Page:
How to write a graduate civil engineering, quantity surveying or construction CV
Use our step-by-step guide to structure your CV for graduate jobs and work placements in construction, quantity surveying and civil, structural or building services engineering.
We’ve put together tips on how to structure a CV for a range of different construction-related roles, based around excerpts from sample CVs.
Provide the essential information construction employers want to know
Your CV should tell a recruiter at first glance:
- your contact details
- your degree course and previous education, with the appropriate dates
- what results you’ve achieved or are predicted to achieve
- your previous work experience, both industry-related and non-industry related, with the appropriate dates
- any extracurricular activities, interests or achievements that have developed the skills and attributes that would make you a good recruit.
Make sure that this information can be easily found during a 10-second initial scan of your CV.
Choose the best CV layout for you
There are two main CV formats – chronological and skills-based – and, for university students and graduates who have limited work experience, the chronological CV format (enhanced by a few tweaks) is often the most appropriate. If you are not sure which is right for you, or you want to see how a chronological CV is laid out.
Ultimately, you do not have to stick to a rigid format. How you section your CV and what headings you use is entirely up to you; you have the option of either one full page or two pages to fill. In general, devote the most space to the activities that indicate that you have the skills and experience to thrive in the role you are applying for; use whichever headings will work best to emphasise your selling points.
How to put your personal and contact details on your CV
Start your CV with your contact details and put your name as the overall heading. We have put student membership of professional bodies after this, but you could put this in a section focusing on your interest in the construction industry if you have one (see below). We have also added in a link to the candidate’s LinkedIn profile; if you add yours, ensure it is up to date and matches the information on your CV. You can change your LinkedIn URL in your profile settings to make sure it looks neat.
You should not add your photo, gender, date of birth or ethnicity to your CV.
If you apply for a position via a recruitment agency, they will remove your contact details so that you can only be contacted through the agency. If you are applying directly to an employer, always include your contact details – and make sure that they are ones you use regularly.
Do you need a personal statement or career aim after your contact details? Probably not if you have the opportunity to also send in a covering letter.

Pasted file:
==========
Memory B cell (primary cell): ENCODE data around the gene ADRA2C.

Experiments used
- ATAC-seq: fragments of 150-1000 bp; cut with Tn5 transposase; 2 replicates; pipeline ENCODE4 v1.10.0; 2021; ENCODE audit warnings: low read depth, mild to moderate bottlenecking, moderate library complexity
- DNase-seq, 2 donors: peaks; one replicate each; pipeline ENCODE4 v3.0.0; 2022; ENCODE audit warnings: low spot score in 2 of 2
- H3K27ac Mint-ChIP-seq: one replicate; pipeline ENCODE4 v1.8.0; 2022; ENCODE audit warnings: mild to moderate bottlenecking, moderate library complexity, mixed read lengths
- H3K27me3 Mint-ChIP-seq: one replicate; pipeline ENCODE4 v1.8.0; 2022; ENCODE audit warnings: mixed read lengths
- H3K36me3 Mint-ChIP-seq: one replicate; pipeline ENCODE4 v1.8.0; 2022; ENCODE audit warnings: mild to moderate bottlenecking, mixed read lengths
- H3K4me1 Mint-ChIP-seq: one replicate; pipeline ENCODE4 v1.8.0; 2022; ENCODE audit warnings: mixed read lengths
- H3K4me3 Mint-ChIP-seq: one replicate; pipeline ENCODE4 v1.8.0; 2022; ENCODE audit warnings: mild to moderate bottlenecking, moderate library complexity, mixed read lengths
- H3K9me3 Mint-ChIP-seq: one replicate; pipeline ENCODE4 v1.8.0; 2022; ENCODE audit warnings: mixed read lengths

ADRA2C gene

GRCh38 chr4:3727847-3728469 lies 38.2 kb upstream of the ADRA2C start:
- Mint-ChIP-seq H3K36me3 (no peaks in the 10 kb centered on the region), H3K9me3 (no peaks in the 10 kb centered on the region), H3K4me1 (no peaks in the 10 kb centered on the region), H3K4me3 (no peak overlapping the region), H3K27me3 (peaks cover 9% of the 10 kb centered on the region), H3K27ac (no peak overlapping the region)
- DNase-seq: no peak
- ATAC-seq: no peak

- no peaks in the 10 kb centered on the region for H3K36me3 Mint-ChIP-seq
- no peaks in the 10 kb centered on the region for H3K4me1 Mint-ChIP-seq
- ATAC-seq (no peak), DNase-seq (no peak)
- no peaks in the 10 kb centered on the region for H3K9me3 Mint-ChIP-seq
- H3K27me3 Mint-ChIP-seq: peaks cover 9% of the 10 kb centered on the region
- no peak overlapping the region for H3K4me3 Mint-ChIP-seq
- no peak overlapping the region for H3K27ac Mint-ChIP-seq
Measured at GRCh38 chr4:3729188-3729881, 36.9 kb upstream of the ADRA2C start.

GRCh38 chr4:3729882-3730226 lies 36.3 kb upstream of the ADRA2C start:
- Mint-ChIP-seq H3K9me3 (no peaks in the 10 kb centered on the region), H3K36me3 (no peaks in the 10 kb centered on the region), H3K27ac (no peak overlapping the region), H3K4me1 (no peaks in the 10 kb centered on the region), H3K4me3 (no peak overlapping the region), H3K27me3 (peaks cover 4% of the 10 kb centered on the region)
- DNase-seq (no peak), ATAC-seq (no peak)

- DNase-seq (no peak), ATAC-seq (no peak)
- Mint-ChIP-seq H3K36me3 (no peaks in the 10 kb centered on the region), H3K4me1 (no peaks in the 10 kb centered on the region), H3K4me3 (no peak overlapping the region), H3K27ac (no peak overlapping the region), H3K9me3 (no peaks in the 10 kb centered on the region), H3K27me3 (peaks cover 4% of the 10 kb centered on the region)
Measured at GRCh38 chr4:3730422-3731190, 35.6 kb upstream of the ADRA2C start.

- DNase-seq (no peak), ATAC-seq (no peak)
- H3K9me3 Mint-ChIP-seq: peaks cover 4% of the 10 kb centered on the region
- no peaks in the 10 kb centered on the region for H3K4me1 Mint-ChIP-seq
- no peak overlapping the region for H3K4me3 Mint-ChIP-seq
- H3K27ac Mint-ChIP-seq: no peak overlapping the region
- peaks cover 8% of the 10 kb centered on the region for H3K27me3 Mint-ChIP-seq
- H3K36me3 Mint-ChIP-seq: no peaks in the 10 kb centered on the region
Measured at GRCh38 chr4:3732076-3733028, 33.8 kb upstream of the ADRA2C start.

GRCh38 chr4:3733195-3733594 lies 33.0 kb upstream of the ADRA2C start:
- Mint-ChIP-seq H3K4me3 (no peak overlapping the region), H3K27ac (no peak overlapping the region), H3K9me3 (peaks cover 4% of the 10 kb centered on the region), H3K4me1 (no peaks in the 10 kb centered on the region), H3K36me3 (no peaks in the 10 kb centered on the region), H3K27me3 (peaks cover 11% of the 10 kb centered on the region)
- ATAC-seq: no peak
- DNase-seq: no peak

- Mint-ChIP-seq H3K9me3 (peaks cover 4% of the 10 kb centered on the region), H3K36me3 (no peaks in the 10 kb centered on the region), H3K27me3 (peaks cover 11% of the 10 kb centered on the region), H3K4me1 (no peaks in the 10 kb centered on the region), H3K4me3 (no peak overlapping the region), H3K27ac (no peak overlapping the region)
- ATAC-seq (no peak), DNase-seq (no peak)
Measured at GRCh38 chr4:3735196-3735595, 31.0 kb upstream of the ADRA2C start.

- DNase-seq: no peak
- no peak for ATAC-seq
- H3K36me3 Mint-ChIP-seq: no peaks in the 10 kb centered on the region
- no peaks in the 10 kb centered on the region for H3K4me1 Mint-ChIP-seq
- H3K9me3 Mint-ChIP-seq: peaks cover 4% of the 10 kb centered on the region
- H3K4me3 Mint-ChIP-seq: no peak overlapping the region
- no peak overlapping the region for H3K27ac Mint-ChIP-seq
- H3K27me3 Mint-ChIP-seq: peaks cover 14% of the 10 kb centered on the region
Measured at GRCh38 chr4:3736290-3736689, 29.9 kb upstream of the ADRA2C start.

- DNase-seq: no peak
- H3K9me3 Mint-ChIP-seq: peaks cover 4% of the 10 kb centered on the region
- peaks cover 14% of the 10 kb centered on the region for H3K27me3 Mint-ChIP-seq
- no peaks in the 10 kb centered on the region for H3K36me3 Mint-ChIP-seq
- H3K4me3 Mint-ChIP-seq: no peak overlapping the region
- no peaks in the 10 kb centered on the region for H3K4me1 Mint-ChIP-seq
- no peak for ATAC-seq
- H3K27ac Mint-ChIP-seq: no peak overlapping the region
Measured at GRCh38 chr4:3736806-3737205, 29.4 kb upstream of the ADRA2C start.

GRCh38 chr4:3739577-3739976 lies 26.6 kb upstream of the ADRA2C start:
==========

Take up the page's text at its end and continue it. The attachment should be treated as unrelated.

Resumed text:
How to write up your education and qualifications on your CV
Your education details should be given in reverse chronological order (most recent first). You could also include in this section any academic prizes you have gained during your degree studies.
Engineering recruiters, in particular, tell us that it gives students an advantage if they have studied modules that are relevant to the role they are applying for, so it is good to highlight relevant modules on your CV. But should you include all of your degree modules? Some recruiters like to see them, while others prefer more detail on your work experience and extracurricular activities instead. Certainly, if you have lots of work experience, it is better to allocate more room to that than to your academic achievements. So, on balance, we suggest selecting particularly relevant modules for your CV and then putting together a transcript of your modules into another document that you can submit upon request.
Recruiters often ask you about your college project work at interview and so it is often a good conversation starter if you include details on your CV. If you have worked on a joint project with an industry partner as part of your final-year project or dissertation, you should note that in your education details as well as in any work experience section you might have.
We have added individual module grades for our fictitious candidate, and we have put the highest marks first, so that they have the most impact. You do not have to add any of the results of your academic qualifications. But if the employer has stipulated minimum entry requirements, it is best to show the recruiter at a glance that you meet them.
How to write up your construction, engineering or surveying work experience
Above and below are an example of how a quantity surveyor could write up their placement year experience and an example of how a design engineer could write up their summer internship.
If your work experience employer isn’t well known, it is good practice to define whether it is a contractor or a consultant so that the recruiters can understand your role. It is also helpful to provide brief details of the projects you worked on.